‘Bots’ spam FCC website over proposed net neutrality reversal

FCC sealImage copyright
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The FCC is currently proposing to go back on rules that safeguard net neutrality

Bots appear to be spamming a US regulator’s website over a proposed reversal of net neutrality rules, researchers have said.

According to three separate analyses, a flood of automated comments to the Federal Communications Commission (FCC) was detected over the weekend.

More than 400,000 comments with remarkably similar wording have been detected in recent days.

Net neutrality proponents argue that all internet traffic should be equal.

This means that no content provider should be able to, for example, charge more for faster access to certain data.

One expert described bot activity as a new form of protest.

“Someone has gone out of their way to make these seem like real submissions,” wrote Chris Sinchok in a blog post about the apparently automated activity.

Having downloaded the comments and associated data, Mr Sinchok noticed that the names and email addresses associated with thousands of them also turned up in lists of personal data stolen from websites.

Using ‘breached data’

He told the BBC that this suggested someone might be using information collected from breached databases to make the submissions look more authentic.

“It really seems like this is getting pooled from some place in an automated fashion and it’s coming in at unreasonable rates,” he said.

He added that the uniformity of the data was also a possible giveaway.

For example, many comments are essentially identical save for the occasional, small difference – such as the exact same sentence appearing in multiple comments, but with different letters capitalised each time.

And the rate at which comments were posted also seemed suspicious, starting and stopping in bursts, he added.

Other watchers, including a graduate student at the Massachusetts Institute of Technology (MIT) and another at Harvard University, have also tracked a boom in apparently automated activity directed at the site in recent days.

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John Oliver urged his viewers to post comments to the FCC, opposing the reversal of net neutrality rules

Earlier this month, the FCC said it had been targeted by a distributed denial of service (DDoS) attack that led to downtime for the comments system.

This followed a television appearance by comedian John Oliver in which he urged people to post comments against the proposals on the FCC’s website.

“Net neutrality is such a hot-button issue and it’s one of the few examples of online activism that’s actually amounted to something,” noted Prof Phil Howard at the Oxford Internet Institute.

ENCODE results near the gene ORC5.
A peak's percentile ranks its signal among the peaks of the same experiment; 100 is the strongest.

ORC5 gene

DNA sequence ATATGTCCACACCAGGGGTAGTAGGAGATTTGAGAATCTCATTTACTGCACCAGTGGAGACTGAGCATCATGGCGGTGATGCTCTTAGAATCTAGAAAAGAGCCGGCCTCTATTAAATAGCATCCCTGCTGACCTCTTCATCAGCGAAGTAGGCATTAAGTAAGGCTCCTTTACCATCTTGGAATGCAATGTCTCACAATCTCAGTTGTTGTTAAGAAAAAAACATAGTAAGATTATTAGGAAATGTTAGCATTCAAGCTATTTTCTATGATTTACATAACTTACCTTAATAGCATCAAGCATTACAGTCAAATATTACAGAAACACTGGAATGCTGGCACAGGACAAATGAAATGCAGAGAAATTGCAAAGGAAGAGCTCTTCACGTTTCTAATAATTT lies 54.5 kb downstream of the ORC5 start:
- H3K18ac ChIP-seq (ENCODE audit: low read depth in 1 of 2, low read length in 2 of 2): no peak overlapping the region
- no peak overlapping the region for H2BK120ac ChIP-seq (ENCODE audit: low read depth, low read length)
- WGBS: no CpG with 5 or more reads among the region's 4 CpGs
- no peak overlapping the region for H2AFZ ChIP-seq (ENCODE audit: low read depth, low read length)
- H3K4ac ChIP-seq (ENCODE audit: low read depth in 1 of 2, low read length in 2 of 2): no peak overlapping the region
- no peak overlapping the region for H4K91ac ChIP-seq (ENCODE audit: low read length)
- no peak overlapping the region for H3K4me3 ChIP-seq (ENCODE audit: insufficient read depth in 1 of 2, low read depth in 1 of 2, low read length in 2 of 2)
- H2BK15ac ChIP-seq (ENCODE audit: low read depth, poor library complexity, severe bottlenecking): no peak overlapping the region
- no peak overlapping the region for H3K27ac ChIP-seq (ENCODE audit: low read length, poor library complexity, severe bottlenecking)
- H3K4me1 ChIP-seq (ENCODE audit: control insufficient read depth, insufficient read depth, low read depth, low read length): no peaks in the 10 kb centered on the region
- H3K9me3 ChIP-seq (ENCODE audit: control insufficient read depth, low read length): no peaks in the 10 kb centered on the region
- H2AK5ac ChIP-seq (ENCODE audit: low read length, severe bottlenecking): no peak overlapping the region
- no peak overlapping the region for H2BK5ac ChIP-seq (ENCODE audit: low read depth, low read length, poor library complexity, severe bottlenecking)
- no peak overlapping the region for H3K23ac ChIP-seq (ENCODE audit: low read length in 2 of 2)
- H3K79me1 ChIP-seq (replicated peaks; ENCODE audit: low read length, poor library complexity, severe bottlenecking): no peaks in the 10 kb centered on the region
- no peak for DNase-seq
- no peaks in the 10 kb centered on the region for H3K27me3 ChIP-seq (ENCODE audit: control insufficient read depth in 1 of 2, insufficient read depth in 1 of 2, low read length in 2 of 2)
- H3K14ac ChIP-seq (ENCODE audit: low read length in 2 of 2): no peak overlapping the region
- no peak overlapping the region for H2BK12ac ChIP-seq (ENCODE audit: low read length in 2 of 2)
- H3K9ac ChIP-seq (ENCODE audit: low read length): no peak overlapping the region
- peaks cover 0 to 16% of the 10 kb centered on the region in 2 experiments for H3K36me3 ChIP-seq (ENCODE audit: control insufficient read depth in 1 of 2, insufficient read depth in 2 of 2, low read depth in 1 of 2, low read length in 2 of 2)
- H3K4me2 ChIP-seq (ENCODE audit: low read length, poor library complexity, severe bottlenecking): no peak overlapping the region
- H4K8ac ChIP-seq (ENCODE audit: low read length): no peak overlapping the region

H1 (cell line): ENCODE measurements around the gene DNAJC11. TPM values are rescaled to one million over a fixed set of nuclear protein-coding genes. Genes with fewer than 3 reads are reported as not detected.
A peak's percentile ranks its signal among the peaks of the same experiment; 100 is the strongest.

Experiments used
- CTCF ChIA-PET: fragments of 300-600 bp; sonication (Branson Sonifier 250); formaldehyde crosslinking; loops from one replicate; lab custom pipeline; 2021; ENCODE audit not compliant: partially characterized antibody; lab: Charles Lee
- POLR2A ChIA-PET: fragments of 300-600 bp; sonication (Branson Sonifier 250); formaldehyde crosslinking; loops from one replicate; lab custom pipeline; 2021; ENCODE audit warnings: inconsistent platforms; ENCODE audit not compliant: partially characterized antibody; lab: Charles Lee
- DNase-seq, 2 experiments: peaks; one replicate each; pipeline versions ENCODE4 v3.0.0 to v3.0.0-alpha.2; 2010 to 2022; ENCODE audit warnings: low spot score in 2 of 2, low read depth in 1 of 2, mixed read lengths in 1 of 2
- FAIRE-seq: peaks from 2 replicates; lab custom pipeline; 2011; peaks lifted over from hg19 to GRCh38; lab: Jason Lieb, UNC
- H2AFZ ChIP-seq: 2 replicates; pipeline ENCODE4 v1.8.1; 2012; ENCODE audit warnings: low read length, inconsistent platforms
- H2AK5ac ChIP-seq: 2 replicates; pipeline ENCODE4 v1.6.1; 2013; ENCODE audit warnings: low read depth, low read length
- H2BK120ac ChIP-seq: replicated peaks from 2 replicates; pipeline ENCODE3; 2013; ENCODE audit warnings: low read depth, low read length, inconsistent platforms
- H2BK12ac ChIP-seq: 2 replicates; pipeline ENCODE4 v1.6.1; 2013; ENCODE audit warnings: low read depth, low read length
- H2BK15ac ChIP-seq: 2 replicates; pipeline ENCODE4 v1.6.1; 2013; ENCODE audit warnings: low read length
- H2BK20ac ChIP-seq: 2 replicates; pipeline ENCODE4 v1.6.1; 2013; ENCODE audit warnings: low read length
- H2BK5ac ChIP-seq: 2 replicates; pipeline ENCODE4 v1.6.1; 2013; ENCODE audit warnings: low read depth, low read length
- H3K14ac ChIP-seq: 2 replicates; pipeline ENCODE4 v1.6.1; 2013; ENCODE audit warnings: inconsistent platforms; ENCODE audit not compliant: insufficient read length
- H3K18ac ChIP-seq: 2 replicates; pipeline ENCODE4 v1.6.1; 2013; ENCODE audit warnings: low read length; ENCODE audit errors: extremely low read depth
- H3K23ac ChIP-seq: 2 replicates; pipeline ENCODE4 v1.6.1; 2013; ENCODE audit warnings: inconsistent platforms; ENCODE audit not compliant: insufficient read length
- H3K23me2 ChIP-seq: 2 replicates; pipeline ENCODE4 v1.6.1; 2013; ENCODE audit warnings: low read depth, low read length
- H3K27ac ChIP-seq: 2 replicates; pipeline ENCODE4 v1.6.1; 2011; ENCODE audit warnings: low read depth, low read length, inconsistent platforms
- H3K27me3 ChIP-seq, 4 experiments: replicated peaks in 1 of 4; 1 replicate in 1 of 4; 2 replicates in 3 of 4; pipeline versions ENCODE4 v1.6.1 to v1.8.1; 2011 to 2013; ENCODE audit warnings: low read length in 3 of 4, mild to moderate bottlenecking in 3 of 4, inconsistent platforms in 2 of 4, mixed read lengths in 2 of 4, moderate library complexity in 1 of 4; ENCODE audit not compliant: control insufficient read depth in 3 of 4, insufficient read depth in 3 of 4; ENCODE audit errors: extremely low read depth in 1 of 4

He cited the 2014 online protests, after which President Obama stepped in to recommend that the FCC drop earlier proposals to curtail net neutrality.

“This is how people protest these days,” said Prof Howard, referring to the apparently automated comments.

He also pointed out that a growing number of people had the necessary programming skills to do it.

However, Mr Sinchok is concerned that the bot activity will create the impression that genuine opposition to the FCC’s current proposals does not really exist.

“There are people that care about this issue a lot,” he told the BBC.

“Activity like this is really muddying the waters – and I don’t want it to give [the FCC] an excuse to say, ‘Hey, there’s mixed support for this.’”

The FCC has not yet responded to a BBC request for comment.

Article source: http://www.bbc.co.uk/news/technology-39950399

HPE unveils ‘world’s largest’ single memory computer

The MachineImage copyright

A prototype computer with 160TB of memory has been unveiled by Hewlett Packard Enterprises.

Designed to work on big data, it could analyse the equivalent of 160 million books at the same time, HPE said.

The device, called The Machine, had a Linux-based operating system and prioritised memory rather than processing power, the company said.

HPE said its Memory Driven Computing research project could eventually lead to a “near-limitless” memory pool.

“The secrets to the next great scientific breakthrough, industry-changing innovation or life-altering technology hide in plain sight behind the mountains of data we create every day,” said HPE boss Meg Whitman.

“To realise this promise, we can’t rely on the technologies of the past, we need a computer built for the big data era.”

  • Japan kicks off AI computer project
  • IBM’s online quantum machine gets faster

Prof Les Carr, of the University of Southampton, told the BBC The Machine would be fast but big data faced other challenges.